In this book, Wilson Neate gets beneath the surface of a punk band with a difference. In contrast with many of their punk peers, Wire were enigmatic and cerebral, always keeping a distance from the crowd. Although Pink Flag appeared before the end of 1977, it was already a meta-commentary on the punk scene and was far more revolutionary musically than the rest of the competition. Few punk bands moved beyond pared-down rock 'n' roll and garage rock, football-terrace sing-alongs or shambolic pub rock and, if we're honest, only a handful of punk records hold up today as anything other than increasingly quaint period pieces.While the majority of their peers flogged one idea to death and paid only lip service to punk's Year Zero credo, Wire took a genuinely radical approach, deconstructing song conventions, exploring new possibilities and consistently reinventing their sound. This is a chord. This is another. This is a third. Now form a band, proclaimed the caption to the famous diagram in a UK fanzine in 1976 and countless punk acts embodied that do-it-yourself spirit.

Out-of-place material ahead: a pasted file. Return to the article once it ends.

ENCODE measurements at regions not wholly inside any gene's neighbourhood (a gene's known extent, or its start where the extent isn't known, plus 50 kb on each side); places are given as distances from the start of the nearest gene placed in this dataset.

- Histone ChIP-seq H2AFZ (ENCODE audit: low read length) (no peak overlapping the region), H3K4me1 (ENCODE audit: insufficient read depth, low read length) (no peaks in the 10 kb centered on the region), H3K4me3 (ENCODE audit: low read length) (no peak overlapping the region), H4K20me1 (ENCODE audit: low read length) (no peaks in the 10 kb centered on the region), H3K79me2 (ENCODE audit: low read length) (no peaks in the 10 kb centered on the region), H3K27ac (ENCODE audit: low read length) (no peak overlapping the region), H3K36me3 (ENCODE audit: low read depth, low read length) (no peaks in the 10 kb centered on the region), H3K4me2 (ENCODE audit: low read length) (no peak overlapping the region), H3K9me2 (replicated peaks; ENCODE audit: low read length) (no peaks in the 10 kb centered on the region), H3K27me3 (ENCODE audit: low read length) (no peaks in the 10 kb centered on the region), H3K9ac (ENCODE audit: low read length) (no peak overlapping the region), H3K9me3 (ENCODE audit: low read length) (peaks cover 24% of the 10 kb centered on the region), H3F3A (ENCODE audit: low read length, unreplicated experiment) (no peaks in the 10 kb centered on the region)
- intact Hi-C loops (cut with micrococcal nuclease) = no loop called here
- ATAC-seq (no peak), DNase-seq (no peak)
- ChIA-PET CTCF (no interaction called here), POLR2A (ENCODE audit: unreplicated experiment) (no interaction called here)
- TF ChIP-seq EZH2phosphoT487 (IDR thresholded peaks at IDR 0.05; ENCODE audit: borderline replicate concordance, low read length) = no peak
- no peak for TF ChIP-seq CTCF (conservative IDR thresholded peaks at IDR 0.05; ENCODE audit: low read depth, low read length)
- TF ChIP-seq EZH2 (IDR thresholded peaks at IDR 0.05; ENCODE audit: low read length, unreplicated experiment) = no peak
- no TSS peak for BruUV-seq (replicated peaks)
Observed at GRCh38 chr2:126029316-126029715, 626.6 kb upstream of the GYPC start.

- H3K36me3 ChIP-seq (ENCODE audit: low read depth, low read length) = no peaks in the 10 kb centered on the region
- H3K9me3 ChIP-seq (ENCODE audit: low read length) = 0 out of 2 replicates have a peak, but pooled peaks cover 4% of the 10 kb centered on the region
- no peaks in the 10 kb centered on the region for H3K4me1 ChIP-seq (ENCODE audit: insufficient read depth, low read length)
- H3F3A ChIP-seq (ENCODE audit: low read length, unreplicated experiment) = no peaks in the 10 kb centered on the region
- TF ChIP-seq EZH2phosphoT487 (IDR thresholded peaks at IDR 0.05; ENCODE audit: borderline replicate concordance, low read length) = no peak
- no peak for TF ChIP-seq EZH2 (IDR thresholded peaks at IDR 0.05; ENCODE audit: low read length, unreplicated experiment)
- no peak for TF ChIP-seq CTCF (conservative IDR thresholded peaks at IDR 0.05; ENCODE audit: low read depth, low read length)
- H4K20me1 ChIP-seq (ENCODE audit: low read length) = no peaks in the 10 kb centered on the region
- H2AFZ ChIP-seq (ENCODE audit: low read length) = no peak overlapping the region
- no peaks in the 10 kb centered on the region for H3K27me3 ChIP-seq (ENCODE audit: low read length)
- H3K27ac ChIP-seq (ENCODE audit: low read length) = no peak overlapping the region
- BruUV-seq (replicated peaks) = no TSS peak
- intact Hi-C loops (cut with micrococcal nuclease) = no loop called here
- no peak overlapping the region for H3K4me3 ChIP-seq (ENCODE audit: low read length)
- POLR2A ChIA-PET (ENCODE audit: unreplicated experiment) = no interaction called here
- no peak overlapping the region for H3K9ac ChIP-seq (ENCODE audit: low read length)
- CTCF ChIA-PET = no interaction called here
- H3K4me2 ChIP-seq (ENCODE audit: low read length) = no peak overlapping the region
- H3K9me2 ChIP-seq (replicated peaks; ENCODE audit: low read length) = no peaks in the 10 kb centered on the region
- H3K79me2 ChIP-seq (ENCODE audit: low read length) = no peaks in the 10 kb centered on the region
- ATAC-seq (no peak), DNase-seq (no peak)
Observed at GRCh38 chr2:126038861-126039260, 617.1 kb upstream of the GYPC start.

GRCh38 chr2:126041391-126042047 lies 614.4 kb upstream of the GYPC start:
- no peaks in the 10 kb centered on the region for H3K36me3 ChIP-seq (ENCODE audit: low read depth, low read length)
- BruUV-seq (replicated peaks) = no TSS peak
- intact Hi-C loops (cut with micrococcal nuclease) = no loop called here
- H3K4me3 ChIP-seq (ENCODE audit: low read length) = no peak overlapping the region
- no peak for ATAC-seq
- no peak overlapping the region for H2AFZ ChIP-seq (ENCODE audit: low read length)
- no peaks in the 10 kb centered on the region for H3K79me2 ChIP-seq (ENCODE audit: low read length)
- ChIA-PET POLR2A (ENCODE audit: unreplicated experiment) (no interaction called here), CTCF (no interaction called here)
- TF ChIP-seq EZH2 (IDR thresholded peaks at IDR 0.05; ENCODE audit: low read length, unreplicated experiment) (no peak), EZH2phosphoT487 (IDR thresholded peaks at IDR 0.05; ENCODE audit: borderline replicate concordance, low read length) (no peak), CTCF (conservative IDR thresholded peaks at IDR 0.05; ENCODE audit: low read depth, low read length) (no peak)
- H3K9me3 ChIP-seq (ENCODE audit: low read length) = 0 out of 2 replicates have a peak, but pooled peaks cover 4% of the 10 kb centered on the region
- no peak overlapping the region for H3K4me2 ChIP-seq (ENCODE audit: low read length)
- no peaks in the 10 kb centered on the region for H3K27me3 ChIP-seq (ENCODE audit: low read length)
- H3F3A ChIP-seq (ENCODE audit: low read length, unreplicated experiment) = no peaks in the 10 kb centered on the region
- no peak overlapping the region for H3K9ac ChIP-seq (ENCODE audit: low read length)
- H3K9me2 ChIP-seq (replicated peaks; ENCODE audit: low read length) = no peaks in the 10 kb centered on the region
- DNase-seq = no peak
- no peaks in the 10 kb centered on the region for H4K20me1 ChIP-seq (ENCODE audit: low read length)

Wire, however, showed more interesting ways of doing it once you'd formed that band and they found more compelling uses for those three mythical chords."33 1/3" is a series of short books about a wide variety of albums, by artists ranging from James Brown to the Beastie Boys. Launched in September 2003, the series now contains over 50 titles and is acclaimed and loved by fans, musicians and scholars alike.
Wilson Neate grew up in Bristol before moving to London. He now lives in New York City. He has written for numerous print and online venues, popular and academic. He holds a Ph.D from the University of California at Irvine and has published a book on US Latina/o literature.